Unfortunately, medical education has been sclerotic for decades: A recent report from Deloitte puts it at a century. This is certainly not because there haven’t been improvements to be made. As the report points out and we noted above, there is significant change happening at an ever increasing rate across multiple sectors and disciplines. These changes are “demanding new competencies” from new physicians. The report goes into detail about an array of needed changes to the education system, but one key point is better integration of new technology. It can start small, “as simple as allowing the use of tablet technology in the classroom setting or using advanced imaging tools during anatomy courses.”

Looking at mobile technology specifically, the 2014 review indicated a number of benefits to using smartphones. These include improvements in knowledge and better patient management as a result of text messaging, along with reference materials such as anatomy apps. Thus, education itself may benefit from better integration of technology.

On the other side of graduation, in clinical practice, the benefits of mobile technology are well known. Text messaging or similar interventions can improve patient outcomes, increase compliance and streamline patient teaching.

In addition, there is the benefit felt by everyone across all industries in the form of Moore’s Law. The actual “law” states that the number of transistors per unit area will double every 18 months (every year, originally). However, the general concept behind Moore’s observation is simply that technology gets faster and cheaper at regular intervals, leading to exponential gains in performance. For example, the iPhone 7 is estimated (by Apple, to be fair) to be 50% faster than its immediate predecessor, and perhaps as much as 120x faster than the original 2007 model.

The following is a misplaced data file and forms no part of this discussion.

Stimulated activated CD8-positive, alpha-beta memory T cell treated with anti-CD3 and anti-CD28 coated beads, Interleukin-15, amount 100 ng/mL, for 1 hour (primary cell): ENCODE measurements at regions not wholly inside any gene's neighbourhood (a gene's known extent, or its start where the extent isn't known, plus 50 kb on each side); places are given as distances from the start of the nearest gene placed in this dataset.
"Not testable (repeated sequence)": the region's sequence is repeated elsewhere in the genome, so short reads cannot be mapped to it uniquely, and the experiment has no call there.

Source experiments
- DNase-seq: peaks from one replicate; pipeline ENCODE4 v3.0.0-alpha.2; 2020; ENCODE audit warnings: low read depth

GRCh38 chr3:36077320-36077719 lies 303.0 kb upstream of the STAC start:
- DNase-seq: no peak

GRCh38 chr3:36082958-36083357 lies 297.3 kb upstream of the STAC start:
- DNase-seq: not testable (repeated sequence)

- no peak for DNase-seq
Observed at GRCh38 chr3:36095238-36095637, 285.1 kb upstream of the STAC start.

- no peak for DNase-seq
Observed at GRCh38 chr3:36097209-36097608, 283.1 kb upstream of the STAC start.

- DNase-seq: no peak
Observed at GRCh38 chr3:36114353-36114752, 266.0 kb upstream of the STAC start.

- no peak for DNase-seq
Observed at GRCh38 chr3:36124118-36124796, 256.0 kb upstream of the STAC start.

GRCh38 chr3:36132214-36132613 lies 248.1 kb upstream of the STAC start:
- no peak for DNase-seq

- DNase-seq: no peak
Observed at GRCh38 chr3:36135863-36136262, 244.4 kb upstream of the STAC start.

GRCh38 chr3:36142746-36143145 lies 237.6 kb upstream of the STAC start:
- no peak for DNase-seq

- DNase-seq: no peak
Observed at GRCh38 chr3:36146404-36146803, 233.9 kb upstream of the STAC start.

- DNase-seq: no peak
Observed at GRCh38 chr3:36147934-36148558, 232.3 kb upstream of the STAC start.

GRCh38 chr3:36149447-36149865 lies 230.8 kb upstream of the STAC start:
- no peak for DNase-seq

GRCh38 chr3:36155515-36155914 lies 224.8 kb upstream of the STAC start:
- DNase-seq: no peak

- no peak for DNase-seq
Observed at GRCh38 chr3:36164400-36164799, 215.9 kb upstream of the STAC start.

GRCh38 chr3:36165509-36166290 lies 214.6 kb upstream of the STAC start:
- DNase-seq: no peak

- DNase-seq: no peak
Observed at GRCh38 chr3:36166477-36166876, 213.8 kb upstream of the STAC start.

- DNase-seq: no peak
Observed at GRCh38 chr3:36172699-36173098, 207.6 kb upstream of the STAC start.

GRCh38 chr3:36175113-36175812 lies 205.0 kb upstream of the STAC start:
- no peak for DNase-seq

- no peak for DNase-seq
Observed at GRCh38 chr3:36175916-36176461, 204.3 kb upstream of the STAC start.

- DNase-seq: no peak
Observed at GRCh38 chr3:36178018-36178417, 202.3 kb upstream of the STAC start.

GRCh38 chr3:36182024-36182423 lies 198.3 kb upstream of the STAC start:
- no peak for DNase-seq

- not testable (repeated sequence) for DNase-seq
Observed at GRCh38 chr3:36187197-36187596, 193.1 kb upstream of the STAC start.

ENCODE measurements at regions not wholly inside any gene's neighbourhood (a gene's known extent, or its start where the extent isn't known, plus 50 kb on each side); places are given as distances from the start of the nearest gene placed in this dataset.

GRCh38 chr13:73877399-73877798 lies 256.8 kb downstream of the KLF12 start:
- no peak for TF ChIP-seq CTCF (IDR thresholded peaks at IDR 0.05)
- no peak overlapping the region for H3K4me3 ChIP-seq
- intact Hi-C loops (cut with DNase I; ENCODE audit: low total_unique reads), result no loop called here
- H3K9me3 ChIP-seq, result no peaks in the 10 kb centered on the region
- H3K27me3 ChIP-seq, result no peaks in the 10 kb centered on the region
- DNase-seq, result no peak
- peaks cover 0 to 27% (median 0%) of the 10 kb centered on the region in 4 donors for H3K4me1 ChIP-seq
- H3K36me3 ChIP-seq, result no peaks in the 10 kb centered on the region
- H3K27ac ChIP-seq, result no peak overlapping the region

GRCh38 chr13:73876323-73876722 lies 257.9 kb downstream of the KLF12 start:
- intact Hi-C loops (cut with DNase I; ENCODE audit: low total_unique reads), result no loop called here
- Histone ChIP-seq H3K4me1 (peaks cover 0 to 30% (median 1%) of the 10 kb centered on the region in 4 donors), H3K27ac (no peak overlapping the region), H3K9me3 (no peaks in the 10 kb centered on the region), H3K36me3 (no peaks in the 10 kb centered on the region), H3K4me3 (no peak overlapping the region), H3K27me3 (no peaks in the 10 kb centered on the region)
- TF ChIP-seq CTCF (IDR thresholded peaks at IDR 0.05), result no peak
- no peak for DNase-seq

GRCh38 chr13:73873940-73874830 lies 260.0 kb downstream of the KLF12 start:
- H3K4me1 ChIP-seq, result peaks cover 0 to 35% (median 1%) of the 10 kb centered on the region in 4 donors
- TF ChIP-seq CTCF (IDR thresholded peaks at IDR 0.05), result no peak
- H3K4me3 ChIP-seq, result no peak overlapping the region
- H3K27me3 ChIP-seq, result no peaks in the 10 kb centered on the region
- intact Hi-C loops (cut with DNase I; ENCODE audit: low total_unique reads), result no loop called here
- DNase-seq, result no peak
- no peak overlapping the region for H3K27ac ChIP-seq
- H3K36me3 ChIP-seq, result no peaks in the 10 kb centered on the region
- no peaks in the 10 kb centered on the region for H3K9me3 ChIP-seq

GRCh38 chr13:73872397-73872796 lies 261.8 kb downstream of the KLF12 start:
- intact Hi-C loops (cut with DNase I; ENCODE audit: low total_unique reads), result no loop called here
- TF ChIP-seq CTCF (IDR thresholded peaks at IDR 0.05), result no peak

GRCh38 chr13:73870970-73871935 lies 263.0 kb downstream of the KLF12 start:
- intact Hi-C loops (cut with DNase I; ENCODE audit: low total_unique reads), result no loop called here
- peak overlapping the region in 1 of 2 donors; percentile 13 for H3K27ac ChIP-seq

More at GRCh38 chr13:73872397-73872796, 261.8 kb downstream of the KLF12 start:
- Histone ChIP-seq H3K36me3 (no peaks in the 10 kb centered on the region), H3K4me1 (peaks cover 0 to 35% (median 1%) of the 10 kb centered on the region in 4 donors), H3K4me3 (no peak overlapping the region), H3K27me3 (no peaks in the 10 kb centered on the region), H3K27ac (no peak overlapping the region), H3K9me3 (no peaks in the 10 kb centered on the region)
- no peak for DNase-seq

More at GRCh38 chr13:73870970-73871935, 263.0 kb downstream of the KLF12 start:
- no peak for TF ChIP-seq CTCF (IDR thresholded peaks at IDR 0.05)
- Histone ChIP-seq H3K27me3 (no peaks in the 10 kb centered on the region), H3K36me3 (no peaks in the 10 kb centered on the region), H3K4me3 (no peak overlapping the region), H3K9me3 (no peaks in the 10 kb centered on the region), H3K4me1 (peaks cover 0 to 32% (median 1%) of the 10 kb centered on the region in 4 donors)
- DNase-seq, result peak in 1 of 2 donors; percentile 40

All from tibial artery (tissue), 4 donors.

Put those things together, and project out into the near future, and we have a scenario where our physicians will be using increasingly sophisticated technology to perform increasingly complex tasks with greater accuracy and at lower cost. Everyone in the healthcare vertical will benefit: faster diagnoses and more specific treatments for patients, more efficient workflows and data entries and decision-making for physicians, and massive cost savings for payers and hospital systems.

It is therefore critical to ensure the next generation of MDs is well-prepared to take advantage of these trends as they enter the workforce so as not to be playing catchup later. Medical educations need to be (and are, which we’re glad to see) evaluating their programs and looking for signs of technological sclerosis.

The business community has a responsibility, as well. We are developing products and trying to sell them, but we need to be giving away ideas that can help drive healthcare forward, as well. BeckonCall wants to be part of the solution while also building a successful business. Therefore, we are currently offering BeckonCall free to residency programs. We obviously have something to gain from this in the long run, but we truly believe that our product can be - will be - a valuable tool to physicians and their teams moving forward. Because of that, we’re happy to give the new generation of MDs a chance to try it out and get comfortable, evaluating the product while hopefully finding real efficiency gains from it.

If you’re interested in learning more about this program, contact us today.